Thursday, August 31, 2017 [Tweets] [Favorites]

Using Lazy Variables to Work Around Swift Initialization Rules

Chris Adamson:

In all these cases, you have to provide the object with its delegate (or target) at initialization time. And that leads to a terrible head-scratcher. What do you do if you want to use one of these objects as a property, but also use self as the delegate?

Swift won’t let you easily do this.

[…]

The point of the lazy variable is that it won’t be assigned until its needed. Which in turn means that it can’t be accessed until self exists, because otherwise there’s no way to access it. Therefore, it’s always OK to reference self when assigning a lazy variable.

I understand the reasoning behind Swift’s rules for two-phase initialization and where you can access self. But in practice they introduce extra work and code ugliness in order to prevent a class of problems that I don’t think I’ve ever had. lazy variables are the best solution I’ve found for the issue that Adamson mentions. In fact, lazy variables are pretty cool in general, although beware that their initialization is not thread-safe.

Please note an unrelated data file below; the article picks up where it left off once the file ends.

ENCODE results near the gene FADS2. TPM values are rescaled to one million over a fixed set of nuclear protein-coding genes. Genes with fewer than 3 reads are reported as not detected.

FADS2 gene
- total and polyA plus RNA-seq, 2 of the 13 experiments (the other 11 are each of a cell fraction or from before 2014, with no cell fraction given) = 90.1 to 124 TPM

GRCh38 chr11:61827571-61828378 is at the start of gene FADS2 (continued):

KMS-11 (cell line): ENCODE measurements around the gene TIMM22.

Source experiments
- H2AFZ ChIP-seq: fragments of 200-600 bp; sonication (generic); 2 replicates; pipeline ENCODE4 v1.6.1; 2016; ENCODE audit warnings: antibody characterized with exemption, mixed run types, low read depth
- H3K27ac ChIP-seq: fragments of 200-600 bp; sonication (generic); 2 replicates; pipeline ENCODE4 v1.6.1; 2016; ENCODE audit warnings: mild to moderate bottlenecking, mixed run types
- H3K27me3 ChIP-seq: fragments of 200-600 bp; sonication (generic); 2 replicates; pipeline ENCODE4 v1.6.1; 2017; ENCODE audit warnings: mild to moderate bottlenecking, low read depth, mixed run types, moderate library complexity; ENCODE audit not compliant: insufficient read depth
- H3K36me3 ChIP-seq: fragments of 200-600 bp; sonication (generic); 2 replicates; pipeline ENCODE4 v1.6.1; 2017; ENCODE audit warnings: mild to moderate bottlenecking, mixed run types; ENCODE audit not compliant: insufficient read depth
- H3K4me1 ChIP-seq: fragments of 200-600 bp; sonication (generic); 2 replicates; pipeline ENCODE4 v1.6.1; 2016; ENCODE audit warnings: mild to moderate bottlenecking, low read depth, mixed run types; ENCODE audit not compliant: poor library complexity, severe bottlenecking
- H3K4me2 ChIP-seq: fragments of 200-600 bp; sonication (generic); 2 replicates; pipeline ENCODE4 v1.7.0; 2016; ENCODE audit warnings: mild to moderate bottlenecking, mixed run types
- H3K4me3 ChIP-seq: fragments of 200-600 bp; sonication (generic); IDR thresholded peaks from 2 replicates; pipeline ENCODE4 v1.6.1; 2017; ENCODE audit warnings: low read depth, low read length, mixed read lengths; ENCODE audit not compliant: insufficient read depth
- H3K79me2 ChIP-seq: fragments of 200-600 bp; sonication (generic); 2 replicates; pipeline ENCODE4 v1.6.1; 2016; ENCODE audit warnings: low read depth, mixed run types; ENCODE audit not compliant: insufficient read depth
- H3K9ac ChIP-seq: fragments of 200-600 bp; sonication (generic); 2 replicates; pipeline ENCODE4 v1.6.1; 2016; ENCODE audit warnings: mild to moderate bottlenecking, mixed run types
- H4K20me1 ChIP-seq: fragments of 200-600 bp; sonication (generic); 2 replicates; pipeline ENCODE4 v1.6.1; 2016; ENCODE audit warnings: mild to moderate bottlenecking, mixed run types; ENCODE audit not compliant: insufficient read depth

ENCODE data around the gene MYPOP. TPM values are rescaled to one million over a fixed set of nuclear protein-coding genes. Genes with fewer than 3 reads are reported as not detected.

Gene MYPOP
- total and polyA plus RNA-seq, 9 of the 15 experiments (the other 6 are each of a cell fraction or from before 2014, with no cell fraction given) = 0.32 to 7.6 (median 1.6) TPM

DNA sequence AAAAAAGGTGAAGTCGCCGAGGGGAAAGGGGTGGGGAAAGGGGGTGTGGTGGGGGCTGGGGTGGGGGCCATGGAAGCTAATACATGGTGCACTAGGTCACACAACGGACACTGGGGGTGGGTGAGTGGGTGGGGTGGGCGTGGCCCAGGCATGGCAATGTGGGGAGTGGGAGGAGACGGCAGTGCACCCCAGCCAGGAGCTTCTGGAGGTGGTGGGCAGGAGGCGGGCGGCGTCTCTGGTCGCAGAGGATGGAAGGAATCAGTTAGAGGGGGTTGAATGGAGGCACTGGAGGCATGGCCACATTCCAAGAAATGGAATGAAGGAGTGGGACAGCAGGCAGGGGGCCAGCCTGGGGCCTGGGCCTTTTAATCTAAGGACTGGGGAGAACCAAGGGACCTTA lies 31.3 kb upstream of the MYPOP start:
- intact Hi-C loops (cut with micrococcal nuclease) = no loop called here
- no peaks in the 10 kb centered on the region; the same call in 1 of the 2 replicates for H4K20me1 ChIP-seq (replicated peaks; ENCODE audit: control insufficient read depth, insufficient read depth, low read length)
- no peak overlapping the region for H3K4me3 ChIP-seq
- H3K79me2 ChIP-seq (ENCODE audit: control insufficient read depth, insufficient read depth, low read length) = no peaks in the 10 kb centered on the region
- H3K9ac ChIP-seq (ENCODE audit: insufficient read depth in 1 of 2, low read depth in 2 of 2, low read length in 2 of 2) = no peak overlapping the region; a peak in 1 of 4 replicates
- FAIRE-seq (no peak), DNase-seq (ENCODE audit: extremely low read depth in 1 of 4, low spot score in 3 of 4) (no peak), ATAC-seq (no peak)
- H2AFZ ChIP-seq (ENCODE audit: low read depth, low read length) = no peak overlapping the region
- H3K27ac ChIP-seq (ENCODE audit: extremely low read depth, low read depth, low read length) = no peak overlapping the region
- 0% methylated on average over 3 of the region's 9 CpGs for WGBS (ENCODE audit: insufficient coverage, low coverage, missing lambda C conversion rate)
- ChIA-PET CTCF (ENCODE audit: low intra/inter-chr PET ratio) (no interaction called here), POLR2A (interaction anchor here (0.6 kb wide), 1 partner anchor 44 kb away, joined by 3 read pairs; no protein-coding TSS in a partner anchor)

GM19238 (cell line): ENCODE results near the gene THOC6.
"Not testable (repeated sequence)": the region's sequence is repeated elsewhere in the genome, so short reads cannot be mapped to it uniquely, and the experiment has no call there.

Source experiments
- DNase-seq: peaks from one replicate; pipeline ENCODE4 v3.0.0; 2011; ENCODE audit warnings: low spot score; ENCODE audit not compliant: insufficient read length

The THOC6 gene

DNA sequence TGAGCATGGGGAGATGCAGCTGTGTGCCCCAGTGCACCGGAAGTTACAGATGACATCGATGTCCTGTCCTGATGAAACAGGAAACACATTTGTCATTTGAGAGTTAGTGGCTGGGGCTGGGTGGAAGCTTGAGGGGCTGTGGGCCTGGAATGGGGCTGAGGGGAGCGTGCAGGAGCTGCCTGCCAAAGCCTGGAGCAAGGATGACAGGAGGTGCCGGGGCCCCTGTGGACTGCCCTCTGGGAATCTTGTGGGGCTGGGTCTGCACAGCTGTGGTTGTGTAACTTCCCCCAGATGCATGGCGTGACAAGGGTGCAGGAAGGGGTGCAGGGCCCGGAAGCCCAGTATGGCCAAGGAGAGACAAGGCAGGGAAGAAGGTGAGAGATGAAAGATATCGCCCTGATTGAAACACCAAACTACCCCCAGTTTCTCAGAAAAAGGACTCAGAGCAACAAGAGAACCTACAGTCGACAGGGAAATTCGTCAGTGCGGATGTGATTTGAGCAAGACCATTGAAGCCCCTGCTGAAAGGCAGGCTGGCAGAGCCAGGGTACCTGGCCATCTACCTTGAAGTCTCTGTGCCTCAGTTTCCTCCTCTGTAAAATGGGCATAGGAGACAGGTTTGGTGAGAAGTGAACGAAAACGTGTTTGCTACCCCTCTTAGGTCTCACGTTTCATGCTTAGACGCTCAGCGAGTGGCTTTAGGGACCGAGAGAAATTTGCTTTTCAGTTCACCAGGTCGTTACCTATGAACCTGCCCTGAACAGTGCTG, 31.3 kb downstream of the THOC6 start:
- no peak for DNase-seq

The other main issue I run into with initialization is that you can’t call helper methods before calling super.init(). This is not an issue in Objective-C because, there, calling [super init] is the first thing you do. But in Swift you have to initialize all of your properties before calling super.init(). Implicitly-unwrapped optionals are the obvious, easy solution. Otherwise, you would need to move helper code from instance methods to static functions or a separate helper object or, in some cases, completely restructure your code if you need to access state or functionality from the superclass.

Update (2017-08-31): One of the issues that neither lazy nor IUOs solve is that you may end up needing to make the property var instead of let, even though you have no intention of modifying it once set. You can partially mitigate this by marking the property private(set). However, that adds yet more verbosity and doesn’t as obviously protect against concurrent access the way let does.

Regarding lazy and concurrency, Heath Borders writes:

I just use another computed property that wraps the lazy var in a Dispatch.sync over a private queue, then I never touch the lazy var.

Update (2017-09-01): Another issue with IUOs is the way they work with type inference. If you assign an IUO to a temporary variable, the inferred type is an optional. This means that you have to either force unwrap when assigning to the temporary or at each use of the temporary. So the IUO has leaked outside of its class. One way around this is to create two properties in the class. The first is a private var of type T!. The second is a computed property of type T that returns the first property (implicitly) unwrapped. Then clients of the class can use the computed property and not have to deal with unwrapping.

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